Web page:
DOE Opens Funding Opportunity to Increase Algae Yields

By Erin Voegele | January 18, 2013

The U.S. DOE has opened up a new funding opportunity aimed at increasing algae yields. According to the DOE, the goal of the funding opportunity is to demonstrate, on the scale of 1 acre, a yield of 2,500 gallons of biofuel feedstock—or equivalent dry weight basis—per acre per year, by 2018.

Over a relatively long-term 60 month time period, selected projects will work to integrate research and development on comprehensive mid-scale processes that comprise everything from algae strain development, to the production of biofuel intermediates. The three main priority areas described by the DOE include improving the productivity of algae biomass, improving preprocessing technologies, and making technical advances to enable integration of different algae production operations.

The funding opportunity document published by the DOE specifies that cooperative agreements are expected to be awarded under the program, and that $10-$20 million is expected to be available in 2013, with an additional $10-$20 expected to be available for continuation awards made in later years.

Individual awards can be made in the range of $1-$5 million. Projects selected for a continuation award would be eligible for up to $10 million in total funding. According to the DOE, it expects to make 2-7 awards under the funding opportunity.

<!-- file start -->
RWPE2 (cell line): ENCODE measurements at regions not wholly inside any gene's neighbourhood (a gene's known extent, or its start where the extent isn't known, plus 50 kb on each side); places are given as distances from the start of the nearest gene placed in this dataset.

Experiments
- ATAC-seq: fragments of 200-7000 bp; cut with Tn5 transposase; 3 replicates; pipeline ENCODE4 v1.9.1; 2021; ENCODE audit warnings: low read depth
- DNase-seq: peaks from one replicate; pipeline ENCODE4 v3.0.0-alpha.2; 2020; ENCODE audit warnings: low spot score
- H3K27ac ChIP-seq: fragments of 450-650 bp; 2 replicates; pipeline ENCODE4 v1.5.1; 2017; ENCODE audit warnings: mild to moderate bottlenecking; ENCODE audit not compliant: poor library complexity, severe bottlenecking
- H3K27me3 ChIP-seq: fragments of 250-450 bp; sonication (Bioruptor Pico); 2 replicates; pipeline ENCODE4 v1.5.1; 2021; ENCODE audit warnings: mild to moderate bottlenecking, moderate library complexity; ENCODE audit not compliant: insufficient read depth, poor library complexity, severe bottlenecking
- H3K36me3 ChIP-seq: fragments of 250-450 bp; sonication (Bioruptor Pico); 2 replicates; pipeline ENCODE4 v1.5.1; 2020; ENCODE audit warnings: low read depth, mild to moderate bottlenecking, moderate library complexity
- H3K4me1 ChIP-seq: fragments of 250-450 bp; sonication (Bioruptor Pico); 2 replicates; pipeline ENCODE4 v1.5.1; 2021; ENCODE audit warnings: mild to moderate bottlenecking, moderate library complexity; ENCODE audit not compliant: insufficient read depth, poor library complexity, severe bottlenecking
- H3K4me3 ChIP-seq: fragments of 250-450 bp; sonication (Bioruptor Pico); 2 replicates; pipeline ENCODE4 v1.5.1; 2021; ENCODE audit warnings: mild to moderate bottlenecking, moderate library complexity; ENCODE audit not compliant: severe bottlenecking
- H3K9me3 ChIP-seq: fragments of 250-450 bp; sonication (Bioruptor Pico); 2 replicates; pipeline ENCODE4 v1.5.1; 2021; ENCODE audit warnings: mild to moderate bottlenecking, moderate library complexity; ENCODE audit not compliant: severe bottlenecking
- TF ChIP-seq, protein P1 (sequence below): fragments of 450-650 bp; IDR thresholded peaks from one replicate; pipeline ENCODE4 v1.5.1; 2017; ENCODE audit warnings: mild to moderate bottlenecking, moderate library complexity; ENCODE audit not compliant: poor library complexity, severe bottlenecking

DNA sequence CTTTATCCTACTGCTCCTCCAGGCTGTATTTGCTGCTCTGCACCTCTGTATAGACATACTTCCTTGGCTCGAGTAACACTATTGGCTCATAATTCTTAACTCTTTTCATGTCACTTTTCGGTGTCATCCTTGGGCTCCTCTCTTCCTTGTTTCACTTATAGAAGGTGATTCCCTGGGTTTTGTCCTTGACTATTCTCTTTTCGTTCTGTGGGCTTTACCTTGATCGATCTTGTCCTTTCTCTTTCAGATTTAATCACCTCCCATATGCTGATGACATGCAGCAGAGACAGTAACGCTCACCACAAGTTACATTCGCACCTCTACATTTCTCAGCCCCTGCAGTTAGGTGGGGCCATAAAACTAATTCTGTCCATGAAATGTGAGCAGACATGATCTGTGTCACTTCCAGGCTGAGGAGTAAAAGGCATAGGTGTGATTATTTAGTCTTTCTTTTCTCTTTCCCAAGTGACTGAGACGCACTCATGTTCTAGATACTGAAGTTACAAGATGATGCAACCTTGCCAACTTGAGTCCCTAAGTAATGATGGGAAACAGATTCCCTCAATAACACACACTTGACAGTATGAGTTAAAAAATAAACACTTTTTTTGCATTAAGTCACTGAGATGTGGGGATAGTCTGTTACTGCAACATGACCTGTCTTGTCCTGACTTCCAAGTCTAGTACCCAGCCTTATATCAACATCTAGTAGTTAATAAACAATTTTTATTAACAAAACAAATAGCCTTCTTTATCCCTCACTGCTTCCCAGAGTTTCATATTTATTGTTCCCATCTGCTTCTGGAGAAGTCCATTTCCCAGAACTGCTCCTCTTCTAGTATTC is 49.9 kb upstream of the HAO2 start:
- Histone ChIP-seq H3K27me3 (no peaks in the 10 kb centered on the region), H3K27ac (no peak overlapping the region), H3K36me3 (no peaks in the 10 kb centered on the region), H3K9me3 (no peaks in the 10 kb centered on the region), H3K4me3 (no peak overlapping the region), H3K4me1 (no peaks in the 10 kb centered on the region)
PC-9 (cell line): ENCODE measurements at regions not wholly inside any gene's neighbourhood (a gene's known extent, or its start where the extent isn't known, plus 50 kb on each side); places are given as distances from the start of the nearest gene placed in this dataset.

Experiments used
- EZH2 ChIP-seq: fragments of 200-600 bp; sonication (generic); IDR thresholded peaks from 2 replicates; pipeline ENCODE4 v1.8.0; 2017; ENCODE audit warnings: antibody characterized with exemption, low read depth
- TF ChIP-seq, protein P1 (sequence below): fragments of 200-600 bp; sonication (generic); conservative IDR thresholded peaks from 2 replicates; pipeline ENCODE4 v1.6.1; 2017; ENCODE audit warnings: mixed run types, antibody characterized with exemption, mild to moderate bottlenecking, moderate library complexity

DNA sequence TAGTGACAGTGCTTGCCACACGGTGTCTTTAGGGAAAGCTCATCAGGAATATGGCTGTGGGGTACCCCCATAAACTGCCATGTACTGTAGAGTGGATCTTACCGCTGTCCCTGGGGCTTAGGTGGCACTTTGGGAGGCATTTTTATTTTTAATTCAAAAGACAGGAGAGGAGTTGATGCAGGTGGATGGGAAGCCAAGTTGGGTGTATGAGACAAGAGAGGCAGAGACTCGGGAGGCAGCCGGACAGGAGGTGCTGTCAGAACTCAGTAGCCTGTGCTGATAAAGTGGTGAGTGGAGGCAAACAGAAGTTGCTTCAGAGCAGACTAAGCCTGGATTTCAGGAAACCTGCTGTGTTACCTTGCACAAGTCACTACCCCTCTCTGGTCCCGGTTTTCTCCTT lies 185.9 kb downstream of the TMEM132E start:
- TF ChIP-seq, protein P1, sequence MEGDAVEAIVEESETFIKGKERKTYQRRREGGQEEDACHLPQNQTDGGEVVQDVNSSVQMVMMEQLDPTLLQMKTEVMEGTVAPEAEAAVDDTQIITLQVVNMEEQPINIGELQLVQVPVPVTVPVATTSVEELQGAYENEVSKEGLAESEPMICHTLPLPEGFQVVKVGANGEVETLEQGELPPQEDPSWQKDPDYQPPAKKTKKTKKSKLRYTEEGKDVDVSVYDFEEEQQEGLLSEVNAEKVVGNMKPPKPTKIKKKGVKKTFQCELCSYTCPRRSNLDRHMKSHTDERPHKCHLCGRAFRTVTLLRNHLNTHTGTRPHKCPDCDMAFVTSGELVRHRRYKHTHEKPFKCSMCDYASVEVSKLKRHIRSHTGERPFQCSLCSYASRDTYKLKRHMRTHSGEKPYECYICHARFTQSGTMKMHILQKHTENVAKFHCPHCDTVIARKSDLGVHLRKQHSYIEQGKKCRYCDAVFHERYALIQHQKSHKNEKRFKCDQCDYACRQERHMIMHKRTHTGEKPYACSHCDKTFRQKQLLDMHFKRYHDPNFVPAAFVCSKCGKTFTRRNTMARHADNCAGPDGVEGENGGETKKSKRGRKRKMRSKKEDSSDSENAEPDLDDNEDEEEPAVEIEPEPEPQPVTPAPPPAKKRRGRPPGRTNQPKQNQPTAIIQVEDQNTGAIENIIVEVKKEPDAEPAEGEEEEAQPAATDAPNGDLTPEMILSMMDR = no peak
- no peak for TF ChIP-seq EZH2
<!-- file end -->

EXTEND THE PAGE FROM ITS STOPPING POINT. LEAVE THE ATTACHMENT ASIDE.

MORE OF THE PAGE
To apply for the funding, a concept paper must be submitted by Feb. 11, with full applications due April. 1.

The full funding opportunity announcement can be accessed here

Good Luck!



2 Responses

  1. Lui



    While I'm sure most of us are glad the DOE is posturing for commercialization, it seems they are still not serious about getting results. I read through the FOA and 15% of the funds can be used for equipment upgrades only. No new construction. So my question to the DOE is, what is 85% of $10 million dollars being spent on if not for the equipment needed to commercialize? This is another tragic example of wasting taxpayer dollars.

  2. Sanjuanita



    (Paperback) I read this book cover-to-cover over the course of a colpue of weeks. I'm new to the field of renewable energy, so you'll have to take my criticisms for what they are, a critique of the writing: 1) The author frequently repeats himself, and sometimes goes so far to state that he is repeating himself, and that the reader should refer back to a previous section. 2) Many of the references are so and so claims such and such or references to the Home Power magazine. It's great that the author cites his sources, but it often left me wondering if the author placed any stock in the claim being reported. 3) The author frequently refers to his own house, which was designed from the ground up to use renewable energy. While this is neat, it doesn't seem applicable to readers who already own houses (with a 99% chance that they're not nearly as efficient, and that it's not possible to convert them). 4) I would have enjoyed more information on solar power, since it seems to be the most applicable in urban and suburban areas. Instead, it received basically equal treatment alongside micro-hydroelectric and wind power. Still, it's a good book 3.5 stars and contains a number of references to other sources of information on the topic.


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